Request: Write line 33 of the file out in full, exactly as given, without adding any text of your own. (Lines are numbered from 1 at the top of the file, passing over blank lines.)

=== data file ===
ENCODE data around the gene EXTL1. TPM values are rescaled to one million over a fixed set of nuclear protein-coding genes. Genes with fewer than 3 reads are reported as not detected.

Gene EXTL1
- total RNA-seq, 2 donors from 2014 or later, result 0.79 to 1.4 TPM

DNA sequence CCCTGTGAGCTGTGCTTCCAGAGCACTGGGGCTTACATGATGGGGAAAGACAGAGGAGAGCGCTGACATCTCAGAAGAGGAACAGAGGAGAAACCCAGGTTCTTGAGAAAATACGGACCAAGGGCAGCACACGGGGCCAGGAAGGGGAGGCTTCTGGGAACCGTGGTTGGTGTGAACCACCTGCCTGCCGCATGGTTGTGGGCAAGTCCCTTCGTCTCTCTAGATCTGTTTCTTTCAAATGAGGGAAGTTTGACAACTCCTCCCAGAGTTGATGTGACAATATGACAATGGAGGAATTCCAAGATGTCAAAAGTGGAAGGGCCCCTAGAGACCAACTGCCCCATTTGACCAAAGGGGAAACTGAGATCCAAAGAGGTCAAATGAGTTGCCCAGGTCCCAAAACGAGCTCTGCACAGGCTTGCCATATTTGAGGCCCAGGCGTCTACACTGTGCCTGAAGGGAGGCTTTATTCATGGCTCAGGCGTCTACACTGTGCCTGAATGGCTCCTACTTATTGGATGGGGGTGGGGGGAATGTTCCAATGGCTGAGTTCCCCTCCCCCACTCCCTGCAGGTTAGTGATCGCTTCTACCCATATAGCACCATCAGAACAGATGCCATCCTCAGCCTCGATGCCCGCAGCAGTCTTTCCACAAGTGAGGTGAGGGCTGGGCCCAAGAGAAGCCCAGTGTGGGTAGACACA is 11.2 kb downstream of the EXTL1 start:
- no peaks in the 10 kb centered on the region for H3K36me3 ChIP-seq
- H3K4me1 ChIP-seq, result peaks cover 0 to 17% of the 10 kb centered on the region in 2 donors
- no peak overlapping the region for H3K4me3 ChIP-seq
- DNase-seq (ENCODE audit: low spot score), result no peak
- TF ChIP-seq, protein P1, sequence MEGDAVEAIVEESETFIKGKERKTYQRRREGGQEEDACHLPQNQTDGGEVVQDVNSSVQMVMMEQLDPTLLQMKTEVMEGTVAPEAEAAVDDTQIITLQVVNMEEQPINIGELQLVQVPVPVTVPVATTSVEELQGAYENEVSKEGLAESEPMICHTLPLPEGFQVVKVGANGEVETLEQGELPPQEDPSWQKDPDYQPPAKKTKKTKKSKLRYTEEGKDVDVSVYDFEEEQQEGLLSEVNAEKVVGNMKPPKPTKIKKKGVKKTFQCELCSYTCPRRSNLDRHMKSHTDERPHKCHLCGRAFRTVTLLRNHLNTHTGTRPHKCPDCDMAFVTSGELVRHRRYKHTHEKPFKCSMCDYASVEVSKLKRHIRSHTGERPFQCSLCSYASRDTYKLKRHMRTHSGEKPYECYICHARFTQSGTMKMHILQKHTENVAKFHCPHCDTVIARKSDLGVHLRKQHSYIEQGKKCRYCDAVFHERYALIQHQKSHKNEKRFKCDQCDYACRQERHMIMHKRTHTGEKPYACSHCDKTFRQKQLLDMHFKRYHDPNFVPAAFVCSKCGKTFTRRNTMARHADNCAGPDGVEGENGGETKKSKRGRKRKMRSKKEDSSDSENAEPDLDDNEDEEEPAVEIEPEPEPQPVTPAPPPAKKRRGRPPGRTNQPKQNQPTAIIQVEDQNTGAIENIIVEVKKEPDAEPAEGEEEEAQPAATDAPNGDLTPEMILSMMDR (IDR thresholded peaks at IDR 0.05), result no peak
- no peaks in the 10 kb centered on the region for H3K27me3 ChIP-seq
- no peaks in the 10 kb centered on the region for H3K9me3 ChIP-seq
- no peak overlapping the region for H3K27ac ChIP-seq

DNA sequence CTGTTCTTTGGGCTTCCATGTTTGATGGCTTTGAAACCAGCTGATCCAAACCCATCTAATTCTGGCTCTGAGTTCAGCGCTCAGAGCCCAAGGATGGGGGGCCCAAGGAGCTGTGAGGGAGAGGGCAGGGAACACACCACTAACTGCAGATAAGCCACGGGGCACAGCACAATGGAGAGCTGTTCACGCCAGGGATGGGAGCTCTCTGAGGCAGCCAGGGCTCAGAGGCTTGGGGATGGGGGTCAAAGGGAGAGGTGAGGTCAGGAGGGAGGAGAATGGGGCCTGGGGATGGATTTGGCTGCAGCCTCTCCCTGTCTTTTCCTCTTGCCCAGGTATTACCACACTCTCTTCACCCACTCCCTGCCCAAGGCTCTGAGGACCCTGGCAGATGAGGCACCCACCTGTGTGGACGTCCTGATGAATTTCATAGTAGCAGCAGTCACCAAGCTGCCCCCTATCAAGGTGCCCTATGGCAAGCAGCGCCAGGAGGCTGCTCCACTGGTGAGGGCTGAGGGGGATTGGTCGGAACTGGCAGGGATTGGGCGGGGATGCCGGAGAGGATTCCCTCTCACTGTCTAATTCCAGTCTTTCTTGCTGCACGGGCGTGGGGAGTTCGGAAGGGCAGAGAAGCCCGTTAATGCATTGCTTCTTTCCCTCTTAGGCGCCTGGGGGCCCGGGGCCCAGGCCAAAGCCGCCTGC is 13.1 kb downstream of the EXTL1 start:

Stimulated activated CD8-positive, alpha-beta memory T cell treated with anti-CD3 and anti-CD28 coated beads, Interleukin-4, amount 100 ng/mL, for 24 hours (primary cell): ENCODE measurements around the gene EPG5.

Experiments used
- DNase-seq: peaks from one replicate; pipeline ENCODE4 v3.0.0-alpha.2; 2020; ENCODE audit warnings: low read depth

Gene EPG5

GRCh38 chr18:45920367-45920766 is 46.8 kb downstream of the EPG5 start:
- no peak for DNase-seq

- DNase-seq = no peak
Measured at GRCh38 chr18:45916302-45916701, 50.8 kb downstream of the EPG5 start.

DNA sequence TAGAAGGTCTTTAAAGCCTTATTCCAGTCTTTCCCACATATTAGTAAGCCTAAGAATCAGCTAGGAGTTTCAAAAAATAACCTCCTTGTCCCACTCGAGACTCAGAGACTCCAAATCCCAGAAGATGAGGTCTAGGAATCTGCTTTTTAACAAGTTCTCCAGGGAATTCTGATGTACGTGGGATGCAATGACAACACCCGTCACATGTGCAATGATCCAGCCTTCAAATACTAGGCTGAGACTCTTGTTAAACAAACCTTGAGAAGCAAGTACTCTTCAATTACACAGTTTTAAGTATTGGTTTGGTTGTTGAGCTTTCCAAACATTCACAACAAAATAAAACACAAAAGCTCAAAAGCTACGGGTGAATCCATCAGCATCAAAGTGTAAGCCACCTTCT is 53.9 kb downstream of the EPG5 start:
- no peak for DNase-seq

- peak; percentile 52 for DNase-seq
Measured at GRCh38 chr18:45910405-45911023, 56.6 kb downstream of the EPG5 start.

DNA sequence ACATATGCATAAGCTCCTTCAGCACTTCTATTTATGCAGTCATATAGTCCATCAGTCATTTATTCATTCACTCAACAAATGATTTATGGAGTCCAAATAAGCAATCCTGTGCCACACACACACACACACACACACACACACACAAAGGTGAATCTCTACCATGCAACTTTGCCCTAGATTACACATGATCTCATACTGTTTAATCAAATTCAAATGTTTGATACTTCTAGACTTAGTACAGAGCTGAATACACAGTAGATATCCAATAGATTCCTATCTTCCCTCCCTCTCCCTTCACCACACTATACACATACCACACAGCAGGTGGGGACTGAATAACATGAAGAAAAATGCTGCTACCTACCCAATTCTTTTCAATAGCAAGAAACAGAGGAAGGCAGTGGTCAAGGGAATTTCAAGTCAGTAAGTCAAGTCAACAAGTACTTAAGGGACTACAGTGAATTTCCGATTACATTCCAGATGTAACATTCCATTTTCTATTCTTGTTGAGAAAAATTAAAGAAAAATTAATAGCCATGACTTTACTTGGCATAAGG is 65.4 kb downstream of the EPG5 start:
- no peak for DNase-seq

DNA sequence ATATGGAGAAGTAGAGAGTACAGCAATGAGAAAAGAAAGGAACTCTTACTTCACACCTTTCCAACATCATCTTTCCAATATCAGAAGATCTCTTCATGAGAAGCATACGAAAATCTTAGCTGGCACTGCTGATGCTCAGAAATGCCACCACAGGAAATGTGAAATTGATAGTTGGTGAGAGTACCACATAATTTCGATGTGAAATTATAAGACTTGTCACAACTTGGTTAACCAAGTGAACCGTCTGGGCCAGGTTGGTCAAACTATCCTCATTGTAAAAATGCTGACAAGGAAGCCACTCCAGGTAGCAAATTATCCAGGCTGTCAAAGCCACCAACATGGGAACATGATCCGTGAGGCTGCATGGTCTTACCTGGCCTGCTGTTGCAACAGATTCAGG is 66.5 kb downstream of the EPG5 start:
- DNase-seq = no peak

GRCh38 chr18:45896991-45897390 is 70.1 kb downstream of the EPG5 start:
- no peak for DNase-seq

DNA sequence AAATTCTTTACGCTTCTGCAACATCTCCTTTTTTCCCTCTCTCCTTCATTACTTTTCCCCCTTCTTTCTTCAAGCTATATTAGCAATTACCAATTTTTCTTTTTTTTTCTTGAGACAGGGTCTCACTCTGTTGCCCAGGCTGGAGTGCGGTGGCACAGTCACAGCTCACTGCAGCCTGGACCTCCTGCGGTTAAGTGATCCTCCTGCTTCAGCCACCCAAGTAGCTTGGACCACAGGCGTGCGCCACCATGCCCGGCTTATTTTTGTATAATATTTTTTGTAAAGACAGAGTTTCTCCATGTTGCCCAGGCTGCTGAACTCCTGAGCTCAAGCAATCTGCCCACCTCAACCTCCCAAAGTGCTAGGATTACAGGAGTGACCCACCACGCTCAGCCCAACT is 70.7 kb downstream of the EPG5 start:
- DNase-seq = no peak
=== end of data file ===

- DNase-seq = no peak